ON THE OTHER HAND, an article by the Associated Press highlights the conflict between parents looking to have school districts satisfy the special needs of their children and districts facing funding constraints. While some recent court decisions have raised hopes in parents about getting services such as district-paid private placement, the reality is that schools have limited money available, including, as the article puts it, "a shortfall in federal reimbursement." The costs of disputes run into tens of thousands of dollars for both districts and parents. If you're anticipating participation in a school/family dispute over services, check out this article.

MIXED MESSAGES on special ed and family rights is also the topic of an article at Educaiton Week, which describes how one government proposal would allocate $1.4 billion toward school choice yet require participating families to give up some their IDEA rights. Here's the crux of the problem, according to the article: "While the Supreme Court’s decision affirms long-standing momentum toward better educational support for children with disabilities, the administration’s actions to date have done little to ensure schools are positioned to maintain this progress." Read more.

ON TO MORE MORE PLEASANT MATTERS. LD Online offers tips for c hoosing a summer camp for a child with learning differences. A former director of such a camp tells parents to look at six factors, including the type of program, size, education/recreational balance, location and facilities, staff, and camp policies. Find out more.

SMART KIDS WITH LEARNING DISABILITIES. We mentioned on May 3 that this organization had announced the recipients of the 2017 Fred J. Epstein Youth Achievement Awards. Reading about the honorees in various categories can give you -- or that 2e kiddo you know -- new perspective about achievement in conjunction with learning differences. Find the announcement.

SLOW PROCESSING SPEED. Last week the website Understood offered accommodations for slow processing speed. This week it offers an article connecting slow processing speed with anxiety. The article notes that anxiety can affect processing speed... but that slow processing speed can also engender anxiety -- not a pretty cycle. Read more.

TiLT PARENTING. Moms and dads often often approach their 2e family situations differently and at a different pace. But it's important for the parents to work together for the benefit of the child, right? That's why it's interesting that TiLT has done a podcast on the topic -- specifically, how the founder of TiLT and her husband have approached raising their "differently-wired" son. As founder Debbie Reber says, "...figuring how to be a good partner while raising an atypical kid can be incredibly challenging, especially because both people are going through their own individual process in figuring it out." Read more and find the podcast.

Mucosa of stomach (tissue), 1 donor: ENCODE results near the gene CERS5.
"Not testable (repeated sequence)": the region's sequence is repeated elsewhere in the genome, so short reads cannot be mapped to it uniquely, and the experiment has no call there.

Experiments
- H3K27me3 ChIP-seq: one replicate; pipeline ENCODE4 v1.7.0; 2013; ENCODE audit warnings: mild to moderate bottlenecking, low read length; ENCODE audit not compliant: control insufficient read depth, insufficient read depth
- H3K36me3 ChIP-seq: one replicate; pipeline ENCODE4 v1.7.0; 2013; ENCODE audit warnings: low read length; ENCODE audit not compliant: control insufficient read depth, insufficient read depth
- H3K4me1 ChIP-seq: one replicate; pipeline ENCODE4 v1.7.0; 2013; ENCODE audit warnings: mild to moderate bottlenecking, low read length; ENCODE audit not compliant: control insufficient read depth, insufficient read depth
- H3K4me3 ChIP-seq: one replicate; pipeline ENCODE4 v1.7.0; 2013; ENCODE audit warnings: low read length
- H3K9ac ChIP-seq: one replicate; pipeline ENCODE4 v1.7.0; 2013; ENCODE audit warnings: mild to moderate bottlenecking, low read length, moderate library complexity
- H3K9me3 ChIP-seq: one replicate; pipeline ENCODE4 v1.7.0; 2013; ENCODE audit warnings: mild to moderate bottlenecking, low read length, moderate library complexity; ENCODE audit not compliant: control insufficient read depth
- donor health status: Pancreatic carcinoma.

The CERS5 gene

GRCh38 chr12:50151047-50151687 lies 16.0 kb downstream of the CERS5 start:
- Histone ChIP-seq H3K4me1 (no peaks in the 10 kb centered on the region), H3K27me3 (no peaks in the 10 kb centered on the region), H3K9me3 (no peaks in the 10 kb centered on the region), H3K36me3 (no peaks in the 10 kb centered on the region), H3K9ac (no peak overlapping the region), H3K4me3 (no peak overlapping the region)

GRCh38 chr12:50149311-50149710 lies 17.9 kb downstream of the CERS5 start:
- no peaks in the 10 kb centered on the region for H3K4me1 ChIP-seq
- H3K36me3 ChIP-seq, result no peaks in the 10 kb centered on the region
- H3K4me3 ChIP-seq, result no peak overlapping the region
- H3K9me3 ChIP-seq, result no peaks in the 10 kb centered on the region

ALTSCHOOL is the name of a chain of micro-schools with locations in California and New York. Founded by Silicon Valley denizens, the schools emphasize personalized learning. According to an article at Business Insider, "Teachers work with families and students to design a set of goals for the learner based on the student's interests, likes, strengths, and weaknesses." Neither the word "gifted" nor "twice-exceptional" is in the article -- but the school's goals sound promising. Read more.

AND FINALLY, THIS, which makes sense intuitively but is now "research based": Pet dogs provide valuable social support for kids when they're stressed, according to a study by researchers, who were among the first to document stress-buffering effects of pets for children. Find a study write-up.

Monday, May 8, 2017

Policy and Legislation, Child Mind Institute, More

POLICY AND LEGISLATIVE NEWS. The U.S. House of Representatives passed a health care bill last week that some observers feel will have detrimental effects for many Americans, including children who may be part of the 2e community.
  • Disability Scoop noted that the new legislation would affect the reimbursement schools now are able to seek for services under IDEA. Read more
  • The American Academy of Child and Adolescent Psychiatry issued a statement on the passage of the bill by the house: "As a professional medical association dedicated to helping and protecting children and families, we were extremely disappointed by the U.S. House of Representatives vote to pass the American Health Care Act by a slim margin of 217-213." Find the statement